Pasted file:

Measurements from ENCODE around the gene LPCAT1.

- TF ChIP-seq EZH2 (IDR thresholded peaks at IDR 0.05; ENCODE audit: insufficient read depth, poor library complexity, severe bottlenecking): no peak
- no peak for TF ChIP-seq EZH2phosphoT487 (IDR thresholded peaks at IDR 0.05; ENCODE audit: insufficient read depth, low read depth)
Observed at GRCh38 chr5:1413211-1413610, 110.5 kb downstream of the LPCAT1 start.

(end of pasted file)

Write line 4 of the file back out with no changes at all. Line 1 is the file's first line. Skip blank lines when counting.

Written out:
Observed at GRCh38 chr5:1413211-1413610, 110.5 kb downstream of the LPCAT1 start.